The importance of Pharaoh's ant is also related to the difficulty of eradication. The worker ants ability to "bud-off" new colonies where suitable conditions exist, or if the original colony is subjected to unusual stress, frequently results in many smaller colonies existing as satellites. A building may be infested with Pharaoh's ants that will not necessarily be located at one nest site. Additionally, the ants are spread quite easily from building to building by the temporary formation of very small nests in movable items such as clothing, bedding and even in linen baskets. The cost of survey and control for a Pharaoh's ant infestation can be considerably greater than anticipated due to the extent and complexity of the nest-formation characteristics.


Control

General
This pest can be particularly difficult to eradicate and has been present in some premises for many years, despite continued efforts to control it.

Residual sprays and dusts are usually ineffective in eradicating Pharaoh’s ants. Their use may bring temporary relief in small areas but apparent success is usually illusory. The difficulty of accessing nests means that such treatments rely on killing workers in an attempt to starve the nests (containing brood, nurse workers and queens) of their food supply. This rarely works because insufficient numbers of workers are killed and nests also contain reserves of food. Furthermore, the presence of insecticides within range of a nest may induce migration away from the treated area, encouraging the spread of infestation.

The strong trailing habit of the worker ants has encouraged the use of baiting techniques that currently offer the most effective method of control.

Baits may contain either a slow acting stomach poison or an insect growth regulator.

Baiting techniques rely on the continued attractiveness of the bait base over a period of time, long enough to bring about control. It has been noted that Pharaoh’s ants may exhibit a phenomenon known as "bait tiredness" whereby workers will cease to be attracted to a particular bait formulation if this is used for a long period.

Whichever product is used a thorough treatment must be carried out to ensure that all nests are treated. It is important that a detailed survey of the premises is undertaken to determine the extent and degree of infestation. It is also important to ensure that no residual insecticide treatments have been carried out prior to baiting, which might reduce the foraging activity of worker ants.

Survey
Except in very heavy infestations of Pharaoh's ants, visual survey does not easily detail the extent and degree of an infestation. It is usual to carry out a pre-treatment survey by placing small amounts of attractive bait throughout the entire site, including adjacent properties. The baits are then examined after 24 hours for ant presence or signs of being eaten by ants.

Any attractive bait base may be used including plain raw liver.
Mixtures containing combinations of liver (fresh or powdered), peanut butter, sponge cake and honey presented in short lengths of large diameter drinking straws or tubing are more convenient and less messy. Ready-to-use survey/monitoring bait stations are also available.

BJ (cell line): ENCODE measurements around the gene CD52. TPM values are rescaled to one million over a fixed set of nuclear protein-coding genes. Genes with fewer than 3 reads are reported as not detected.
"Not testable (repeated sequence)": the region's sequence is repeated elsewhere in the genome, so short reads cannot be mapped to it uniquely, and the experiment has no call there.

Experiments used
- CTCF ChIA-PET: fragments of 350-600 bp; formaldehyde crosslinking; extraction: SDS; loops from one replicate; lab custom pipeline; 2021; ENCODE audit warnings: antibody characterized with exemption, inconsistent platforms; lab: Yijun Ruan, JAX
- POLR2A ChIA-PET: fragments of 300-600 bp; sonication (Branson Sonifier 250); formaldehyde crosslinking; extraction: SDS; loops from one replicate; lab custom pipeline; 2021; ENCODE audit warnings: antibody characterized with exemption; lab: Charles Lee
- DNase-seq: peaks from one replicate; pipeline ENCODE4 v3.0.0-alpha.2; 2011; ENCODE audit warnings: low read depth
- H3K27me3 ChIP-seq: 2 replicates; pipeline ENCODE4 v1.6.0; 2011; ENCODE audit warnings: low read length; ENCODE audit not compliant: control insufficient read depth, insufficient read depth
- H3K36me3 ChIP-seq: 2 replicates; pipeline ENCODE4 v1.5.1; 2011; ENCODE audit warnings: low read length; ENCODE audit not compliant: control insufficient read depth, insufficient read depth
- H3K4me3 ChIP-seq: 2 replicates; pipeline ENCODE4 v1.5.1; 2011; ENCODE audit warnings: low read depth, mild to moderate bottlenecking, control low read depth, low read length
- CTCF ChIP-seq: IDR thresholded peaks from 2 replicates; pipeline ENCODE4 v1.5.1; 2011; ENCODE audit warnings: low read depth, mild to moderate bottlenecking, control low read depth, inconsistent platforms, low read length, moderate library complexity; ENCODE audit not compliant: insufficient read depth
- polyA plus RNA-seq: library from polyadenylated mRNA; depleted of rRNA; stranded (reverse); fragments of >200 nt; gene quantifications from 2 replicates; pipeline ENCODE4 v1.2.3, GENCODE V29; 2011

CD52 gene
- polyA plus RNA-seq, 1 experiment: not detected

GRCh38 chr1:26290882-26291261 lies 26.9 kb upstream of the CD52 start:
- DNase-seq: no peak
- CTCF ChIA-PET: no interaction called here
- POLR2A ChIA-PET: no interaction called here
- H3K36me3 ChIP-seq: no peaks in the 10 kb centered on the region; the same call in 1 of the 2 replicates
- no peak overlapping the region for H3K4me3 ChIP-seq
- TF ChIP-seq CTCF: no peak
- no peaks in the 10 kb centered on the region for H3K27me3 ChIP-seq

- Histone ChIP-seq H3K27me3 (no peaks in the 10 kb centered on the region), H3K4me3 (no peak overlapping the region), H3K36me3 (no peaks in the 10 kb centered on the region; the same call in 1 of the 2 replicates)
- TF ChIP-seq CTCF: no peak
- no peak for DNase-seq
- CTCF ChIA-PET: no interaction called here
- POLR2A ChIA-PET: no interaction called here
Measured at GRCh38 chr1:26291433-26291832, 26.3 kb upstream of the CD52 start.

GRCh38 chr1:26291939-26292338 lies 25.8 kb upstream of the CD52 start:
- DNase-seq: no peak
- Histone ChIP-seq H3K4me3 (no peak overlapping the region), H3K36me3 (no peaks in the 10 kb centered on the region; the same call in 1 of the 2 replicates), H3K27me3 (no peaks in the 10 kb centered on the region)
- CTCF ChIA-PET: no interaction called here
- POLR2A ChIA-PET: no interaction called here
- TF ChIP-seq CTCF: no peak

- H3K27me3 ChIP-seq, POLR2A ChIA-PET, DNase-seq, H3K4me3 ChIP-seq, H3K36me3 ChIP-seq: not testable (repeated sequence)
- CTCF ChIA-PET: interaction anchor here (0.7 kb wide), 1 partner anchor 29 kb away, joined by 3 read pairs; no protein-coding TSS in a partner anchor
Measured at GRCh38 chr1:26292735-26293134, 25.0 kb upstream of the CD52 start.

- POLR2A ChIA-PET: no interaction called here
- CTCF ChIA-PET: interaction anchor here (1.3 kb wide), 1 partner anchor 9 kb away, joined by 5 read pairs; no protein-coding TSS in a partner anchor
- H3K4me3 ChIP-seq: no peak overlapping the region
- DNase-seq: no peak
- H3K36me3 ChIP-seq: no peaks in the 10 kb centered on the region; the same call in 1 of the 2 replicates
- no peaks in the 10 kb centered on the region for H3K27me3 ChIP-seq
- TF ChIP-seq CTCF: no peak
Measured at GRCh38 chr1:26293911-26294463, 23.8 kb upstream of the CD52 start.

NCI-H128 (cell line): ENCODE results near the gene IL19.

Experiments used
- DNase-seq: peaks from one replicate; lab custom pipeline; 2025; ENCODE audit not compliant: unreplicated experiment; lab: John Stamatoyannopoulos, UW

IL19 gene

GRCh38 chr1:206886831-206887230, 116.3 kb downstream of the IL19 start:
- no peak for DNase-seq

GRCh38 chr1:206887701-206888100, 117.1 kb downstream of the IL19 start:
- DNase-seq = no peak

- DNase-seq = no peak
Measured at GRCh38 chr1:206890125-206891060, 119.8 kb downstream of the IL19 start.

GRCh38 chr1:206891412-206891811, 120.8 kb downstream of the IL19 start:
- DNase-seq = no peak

Baits may be applied at a density of one bait per 10–50m2 in areas likely to attract workers. It is important to ensure an even distribution of baits so that no infested areas are missed.

Slow acting poisons
Slow acting poisons formulated in an attractive bait base are collected by worker ants and transported back to the nest where they are fed to larvae and adults. The delayed toxicity allows time for the workers to transport a sufficient quantity of bait to the nest before they themselves succumb. With this method all stages, including workers, should be killed.

Ready-to-use bait stations containing hydramethylnon formulated specifically for Pharaoh’s ant control are applied at a recommended average rate of one bait per 10m2.

Juvenile hormone baits containing S-methoprene
S-methoprene is a juvenile hormone analogue, a substance that mimics a naturally occurring insect hormone. Mixed with an attractant bait base it is collected by workers and fed to the larvae and queens, This has the effect of (i) sterilising queens to prevent further production of viable eggs, and (ii) preventing developing larvae from reaching the adult stage. The workers are not directly affected but as they die at the end of their natural life span (10–12 weeks) they are not replaced by emerging adults and the colony gradually declines.

Currently S-methoprene is available, formulated with an attractant bait base, as ready-to-use bait stations. These are applied at a recommended average rate of one or two baits per 5m2, -depending on the level of infestation. Control should be achieved in 12–14 weeks if used correctly.

S-methoprene treatments do not have an immediate dramatic effect but in most cases it is better to rely on bait alone, used as directed. In some sensitive situations (e.g. hospital wards or operating theatres) where ant worker numbers must be reduced quickly, a localised treatment could be carried out using a residual insecticide at 10–14 days after the completion of the baiting treatment. Most pyrethroid or carbamate/OP active ingredients will kill Pharaoh's ants. Bendiocarb is particularly effective in either wettable powder or dust formulation. Residual insecticides should not be used immediately before or during baiting treatments because if workers are killed (too quickly) the bait may not be transported back to the nest. Disruption of the colony structure may also result in the nest being "moved" to a new location.

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If your having issues with Ants or any other pest related problem within your commercial or domestic property then please feel free to contact us on 01282 777549 or email us at info@atlasenviro.co.uk for an immediate response.

We are the leading service provider for pest control services in Burnley and Lancashire!